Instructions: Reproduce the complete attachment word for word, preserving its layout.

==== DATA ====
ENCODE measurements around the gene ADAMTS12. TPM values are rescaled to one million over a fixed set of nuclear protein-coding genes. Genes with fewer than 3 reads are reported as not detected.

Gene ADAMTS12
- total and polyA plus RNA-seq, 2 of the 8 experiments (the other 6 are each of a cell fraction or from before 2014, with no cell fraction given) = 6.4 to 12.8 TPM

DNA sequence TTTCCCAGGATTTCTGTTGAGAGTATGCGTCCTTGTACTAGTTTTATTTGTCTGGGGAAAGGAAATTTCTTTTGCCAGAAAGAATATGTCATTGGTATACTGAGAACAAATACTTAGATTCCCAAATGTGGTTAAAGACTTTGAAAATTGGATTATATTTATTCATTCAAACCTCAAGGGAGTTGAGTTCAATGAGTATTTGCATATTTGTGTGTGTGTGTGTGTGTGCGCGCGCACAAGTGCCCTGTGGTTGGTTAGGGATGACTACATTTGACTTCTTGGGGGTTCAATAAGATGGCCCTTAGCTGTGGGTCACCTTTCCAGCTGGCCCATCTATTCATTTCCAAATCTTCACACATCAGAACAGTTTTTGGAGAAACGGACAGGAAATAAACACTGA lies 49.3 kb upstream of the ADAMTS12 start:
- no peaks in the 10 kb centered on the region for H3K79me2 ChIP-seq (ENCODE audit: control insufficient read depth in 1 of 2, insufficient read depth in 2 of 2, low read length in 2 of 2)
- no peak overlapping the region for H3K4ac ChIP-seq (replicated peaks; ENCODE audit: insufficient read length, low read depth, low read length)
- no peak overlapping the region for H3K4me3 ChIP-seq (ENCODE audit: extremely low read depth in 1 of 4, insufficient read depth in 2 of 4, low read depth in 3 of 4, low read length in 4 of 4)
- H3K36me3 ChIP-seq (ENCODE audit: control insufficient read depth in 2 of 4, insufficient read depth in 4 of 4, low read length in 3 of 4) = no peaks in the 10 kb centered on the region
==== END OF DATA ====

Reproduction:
ENCODE measurements around the gene ADAMTS12. TPM values are rescaled to one million over a fixed set of nuclear protein-coding genes. Genes with fewer than 3 reads are reported as not detected.

Gene ADAMTS12
- total and polyA plus RNA-seq, 2 of the 8 experiments (the other 6 are each of a cell fraction or from before 2014, with no cell fraction given) = 6.4 to 12.8 TPM

DNA sequence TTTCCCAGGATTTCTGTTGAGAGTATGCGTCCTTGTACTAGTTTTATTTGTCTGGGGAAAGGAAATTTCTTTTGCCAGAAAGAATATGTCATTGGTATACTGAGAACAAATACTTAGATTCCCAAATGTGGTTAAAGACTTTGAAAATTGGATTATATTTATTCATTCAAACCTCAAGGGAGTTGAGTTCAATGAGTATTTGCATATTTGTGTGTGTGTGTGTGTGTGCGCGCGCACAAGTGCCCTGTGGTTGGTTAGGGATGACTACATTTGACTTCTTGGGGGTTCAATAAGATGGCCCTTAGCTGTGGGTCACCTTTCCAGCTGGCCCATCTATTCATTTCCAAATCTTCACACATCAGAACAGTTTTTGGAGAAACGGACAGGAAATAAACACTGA lies 49.3 kb upstream of the ADAMTS12 start:
- no peaks in the 10 kb centered on the region for H3K79me2 ChIP-seq (ENCODE audit: control insufficient read depth in 1 of 2, insufficient read depth in 2 of 2, low read length in 2 of 2)
- no peak overlapping the region for H3K4ac ChIP-seq (replicated peaks; ENCODE audit: insufficient read length, low read depth, low read length)
- no peak overlapping the region for H3K4me3 ChIP-seq (ENCODE audit: extremely low read depth in 1 of 4, insufficient read depth in 2 of 4, low read depth in 3 of 4, low read length in 4 of 4)
- H3K36me3 ChIP-seq (ENCODE audit: control insufficient read depth in 2 of 4, insufficient read depth in 4 of 4, low read length in 3 of 4) = no peaks in the 10 kb centered on the region